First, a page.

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by Lina Koutrakos

3 decades of rollicking rock and blues of the era of the Bottom Line, from the Downtown Diva that the Village Voice named Best Rock Newcomer.
Genre: Blues: Blues-Rock
Release Date: 

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  Song Share Time Download
1. American Dream
5:00 album only
2. One More Day
4:16 album only
3. Callin' Baby Back
4:43 album only
4. Under the Rail
5:14 album only
5. Love Noir
5:04 album only
6. Innocent
3:02 album only
7. Town Without Pity
4:09 album only
8. Le monde est stone
4:25 album only
9. The People That Walked in Darkness
5:50 album only
10. Share of the Pain
5:00 album only
11. As If I Couldn't See
3:31 album only
12. Roadhouse Sally
6:17 album only
13. Long Night
3:48 album only
14. Other People's Stories
3:46 album only


Album Notes
Restoration and Mastering by Roger Lian

by Chuck Taylor

It was a time and place with an indelible signature all its own. When Lina Koutrakos descended upon New York City in her early 20s at the dawn of the 1980s, Manhattan's veneer was still jagged, not so self-consciously precious... and wickedly, wondrously daring.

For those creative talents that would define the era... post Andy Warhol and pre-club kids... success meant scoring a gig at the Bottom Line (not launching your own YouTube channel). "Making it" was packing live rock club S.N.A.F.U. with a legion of fans (not logging thousands of Twitter followers). Music was shared face to face with sweat. Passion. Drive. And god knows, if you didn't have real talent, you were back on the bus to Omaha within months.

Mind you, Lina had plenty of talent to offer. Her first NYC musical stop was a stretch of comedy clubs, warming up lead acts as a "relief singer." They included Catch a Rising Star, the Improv and Good Times. There, she connected with the likes of Yakov Smirnoff and a dude named Andrew Dice Clay.

Lina soon aligned with renowned theater composer & arranger Dick Gallagher—who became her lifetime muse—where she meshed her rock & blues foundation with the cabaret world. Next, came kinship as a member of acclaimed "traveling" show "Downtown Divas," with performances at storied clubs the Ritz, the Limelight, Trax and the Palladium. Lina was named "Best Rock Newcomer" by The Village Voice and ultimately, she then became a regular at the famed East Village destination Bottom Line.

Of course, there's much more to the story. She played before David Bowie, kissed Dennis Quaid, opened for Curtis Mayfield, performed before tens of thousands at Gay Pride in Central Park, sold out NYC's B.B. King, and counts Meryl Streep as a fan. But perhaps it's most important to note: Lina has made music her fulltime career, never faltering from fulfilling her god-given destiny.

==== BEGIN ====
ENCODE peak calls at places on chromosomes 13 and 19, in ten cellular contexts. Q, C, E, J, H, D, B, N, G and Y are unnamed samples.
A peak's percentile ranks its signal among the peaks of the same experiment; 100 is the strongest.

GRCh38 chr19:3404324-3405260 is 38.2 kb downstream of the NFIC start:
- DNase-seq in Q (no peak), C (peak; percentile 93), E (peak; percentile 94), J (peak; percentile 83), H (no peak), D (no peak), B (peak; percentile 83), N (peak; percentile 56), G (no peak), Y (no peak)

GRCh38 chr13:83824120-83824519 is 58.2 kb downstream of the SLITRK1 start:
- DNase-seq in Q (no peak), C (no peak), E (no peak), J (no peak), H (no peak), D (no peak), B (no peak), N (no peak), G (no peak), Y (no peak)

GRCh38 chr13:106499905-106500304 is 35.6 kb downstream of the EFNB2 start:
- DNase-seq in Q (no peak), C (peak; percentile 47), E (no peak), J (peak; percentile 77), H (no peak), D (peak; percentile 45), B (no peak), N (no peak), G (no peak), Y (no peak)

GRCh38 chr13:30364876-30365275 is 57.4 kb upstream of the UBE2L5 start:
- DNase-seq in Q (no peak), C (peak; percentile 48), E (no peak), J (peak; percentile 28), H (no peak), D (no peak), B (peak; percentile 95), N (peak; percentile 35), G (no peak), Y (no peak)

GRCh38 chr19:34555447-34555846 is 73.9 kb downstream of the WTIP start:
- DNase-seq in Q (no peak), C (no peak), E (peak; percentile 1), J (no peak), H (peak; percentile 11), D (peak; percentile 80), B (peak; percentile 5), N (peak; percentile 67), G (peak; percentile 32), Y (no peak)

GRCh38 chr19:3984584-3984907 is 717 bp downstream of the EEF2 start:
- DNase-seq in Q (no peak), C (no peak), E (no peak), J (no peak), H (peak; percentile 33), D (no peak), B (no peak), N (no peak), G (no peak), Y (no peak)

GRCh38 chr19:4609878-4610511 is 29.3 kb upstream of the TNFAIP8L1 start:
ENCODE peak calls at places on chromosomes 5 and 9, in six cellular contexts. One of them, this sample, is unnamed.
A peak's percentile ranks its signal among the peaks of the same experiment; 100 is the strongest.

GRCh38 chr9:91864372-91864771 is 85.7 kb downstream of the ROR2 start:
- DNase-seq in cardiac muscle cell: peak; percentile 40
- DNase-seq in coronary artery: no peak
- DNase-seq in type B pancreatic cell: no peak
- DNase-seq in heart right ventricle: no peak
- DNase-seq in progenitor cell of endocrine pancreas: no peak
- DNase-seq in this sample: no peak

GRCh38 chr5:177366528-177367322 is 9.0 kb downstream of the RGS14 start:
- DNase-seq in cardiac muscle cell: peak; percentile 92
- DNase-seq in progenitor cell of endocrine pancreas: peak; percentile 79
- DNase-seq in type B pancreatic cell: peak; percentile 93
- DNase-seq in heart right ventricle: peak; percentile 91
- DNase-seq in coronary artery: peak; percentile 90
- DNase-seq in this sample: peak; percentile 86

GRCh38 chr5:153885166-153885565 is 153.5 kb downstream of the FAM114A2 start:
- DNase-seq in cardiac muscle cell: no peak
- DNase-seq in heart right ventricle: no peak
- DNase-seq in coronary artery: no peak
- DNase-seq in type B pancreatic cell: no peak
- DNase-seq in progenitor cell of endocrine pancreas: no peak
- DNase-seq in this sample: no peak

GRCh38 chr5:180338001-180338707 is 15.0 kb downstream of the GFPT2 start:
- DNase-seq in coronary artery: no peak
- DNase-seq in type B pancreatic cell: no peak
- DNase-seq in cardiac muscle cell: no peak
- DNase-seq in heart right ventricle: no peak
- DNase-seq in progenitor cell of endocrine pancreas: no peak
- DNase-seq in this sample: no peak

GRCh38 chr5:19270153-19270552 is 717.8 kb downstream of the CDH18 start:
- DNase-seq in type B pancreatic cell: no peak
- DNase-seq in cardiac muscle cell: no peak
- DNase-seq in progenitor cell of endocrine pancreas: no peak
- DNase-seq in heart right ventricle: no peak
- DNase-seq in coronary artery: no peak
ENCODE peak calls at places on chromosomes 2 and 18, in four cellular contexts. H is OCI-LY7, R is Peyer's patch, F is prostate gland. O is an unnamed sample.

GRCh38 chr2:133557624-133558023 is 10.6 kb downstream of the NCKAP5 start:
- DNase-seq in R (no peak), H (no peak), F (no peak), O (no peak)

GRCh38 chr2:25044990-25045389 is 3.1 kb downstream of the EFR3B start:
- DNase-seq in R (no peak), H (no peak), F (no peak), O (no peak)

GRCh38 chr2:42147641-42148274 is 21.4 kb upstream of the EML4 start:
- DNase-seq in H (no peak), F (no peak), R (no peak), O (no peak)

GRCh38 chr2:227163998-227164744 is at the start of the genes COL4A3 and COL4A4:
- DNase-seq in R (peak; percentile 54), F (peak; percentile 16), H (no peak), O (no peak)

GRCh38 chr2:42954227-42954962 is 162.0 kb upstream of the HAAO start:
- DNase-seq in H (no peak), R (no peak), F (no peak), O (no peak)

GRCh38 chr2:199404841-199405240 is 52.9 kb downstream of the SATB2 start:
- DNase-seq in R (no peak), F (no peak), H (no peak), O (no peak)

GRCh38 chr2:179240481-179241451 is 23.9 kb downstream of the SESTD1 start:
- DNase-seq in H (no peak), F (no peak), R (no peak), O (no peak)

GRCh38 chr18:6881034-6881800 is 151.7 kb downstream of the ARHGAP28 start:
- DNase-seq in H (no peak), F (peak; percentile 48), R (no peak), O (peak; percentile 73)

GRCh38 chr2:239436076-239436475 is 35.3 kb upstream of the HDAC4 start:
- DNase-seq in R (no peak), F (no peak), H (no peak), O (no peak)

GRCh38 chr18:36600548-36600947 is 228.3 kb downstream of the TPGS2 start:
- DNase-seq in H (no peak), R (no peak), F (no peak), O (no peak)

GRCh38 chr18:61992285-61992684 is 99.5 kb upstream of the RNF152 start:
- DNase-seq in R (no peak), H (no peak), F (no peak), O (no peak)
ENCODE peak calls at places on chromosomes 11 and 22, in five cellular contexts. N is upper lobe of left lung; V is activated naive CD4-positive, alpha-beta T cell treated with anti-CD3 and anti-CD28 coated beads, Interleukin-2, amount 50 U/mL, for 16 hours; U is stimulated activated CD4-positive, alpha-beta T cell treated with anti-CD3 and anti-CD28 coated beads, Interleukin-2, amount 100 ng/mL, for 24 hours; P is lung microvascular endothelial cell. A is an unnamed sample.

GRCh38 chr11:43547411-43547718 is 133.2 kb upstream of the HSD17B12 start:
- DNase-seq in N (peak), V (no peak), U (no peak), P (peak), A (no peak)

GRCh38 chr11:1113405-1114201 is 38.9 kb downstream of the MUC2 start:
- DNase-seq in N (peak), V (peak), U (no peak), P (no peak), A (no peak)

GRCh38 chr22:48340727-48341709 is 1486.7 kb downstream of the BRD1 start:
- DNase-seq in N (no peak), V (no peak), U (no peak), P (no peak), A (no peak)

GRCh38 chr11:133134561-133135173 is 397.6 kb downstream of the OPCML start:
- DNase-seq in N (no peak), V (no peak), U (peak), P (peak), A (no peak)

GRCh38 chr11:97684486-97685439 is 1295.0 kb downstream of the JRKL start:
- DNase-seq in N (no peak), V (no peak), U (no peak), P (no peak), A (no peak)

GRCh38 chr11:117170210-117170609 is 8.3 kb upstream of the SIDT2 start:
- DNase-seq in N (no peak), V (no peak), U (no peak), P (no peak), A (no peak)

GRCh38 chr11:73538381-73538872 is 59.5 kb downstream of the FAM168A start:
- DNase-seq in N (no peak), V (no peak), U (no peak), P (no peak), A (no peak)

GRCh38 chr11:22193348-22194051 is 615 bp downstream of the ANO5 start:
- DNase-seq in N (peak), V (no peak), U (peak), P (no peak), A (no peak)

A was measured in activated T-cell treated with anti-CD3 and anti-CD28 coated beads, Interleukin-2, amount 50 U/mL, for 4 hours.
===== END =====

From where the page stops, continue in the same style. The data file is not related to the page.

The musical triptych of 2015 album "Archives" not only represents the past three decades of her personal journey: it is also etched with the milestones of an ingrained and resolute era in New York City that she helped define. What you are hearing is a collective of previously unreleased studio tracks and resurrected live recordings—all remastered by Grammy-nominated engineer Roger Lien.

Among the highlights of the album is the sensual "Callin' Baby Back," written with Mark Hartman, which is among her defining career moments—fostering Lina's first review (among several) in Billboard magazine. Rollicking rock anthem "American Dream" (composed by Dick Gallagher) coulda shoulda been a song among all the pop/rock anthems on the "Footloose" and "Flashdance" soundtracks, with its crazy catchy chorus; while grinding, grimacing "Under the Rail" (written by frequent partner Rick Jensen) showcases all that is so unique about Lina's prodigiously burly vocal signature.

The gorgeous French/English "Stone" is among few covers (from musical "Starmania"), recorded live in Paris at the Opus Café during Lina's late '80s residency in France—where the Greek "Navy brat" who grew up below the Mason-Dixon Line fostered a massive following. while "Roadhouse Sally," written by Dick Gallagher, demonstrates all that we treasure about Lina in a live setting—with an uproarious performance from her long-lived residency at the Bottom Line. The song is loaded with so many stops and starts, key changes (and roars of approval from the audience) that you'll feel the love with one listen.

"Share of the Pain" is another Bottom Line live recording (from the late '90s), written with Dan Gross. The bluesy powerhouse production here is indicative of Lina's prime time at the club—when she regularly packed the stage with six musicians and three background singers. Talk about full-bodied.

Lovely, oh-so pensive "Long Night" has also been a staple of Lina's long-lived live shows (inspired by the flick "Smooth Talk" with Treat Williams—who once approached Lina for a one-on-one outing), while the raucous, rapid-fire Jim Steinman-inflected "Innocent" is a slaphappy reflection of the decade's penchant for mega production. This was also among her first studio sessions from Lina's early NYC days, recorded at the legendary NBC/Radio City Studios (now 30 Rockefeller Center).

"Archives" is indeed a definitive musical journey that revisits so many highlights of the three-plus decades that Lina Koutrakos has indulged her dedicated followers. This is a gift for all of us who have followed her through the years—and a reminder that looking back at a very different time, there are few things that haven't radically altered course. And yet, blessedly, Lina's unwavering talent is as marvelous and potent a force today as it was when this Downtown Diva was just beginning to scale her way up the career ladder.

--Chuck Taylor is an award-winning Arts & Entertainment journalist, whose credentials include 15 years as Senior Writer, Editor & Single Reviews Editor with Billboard magazine in New York.



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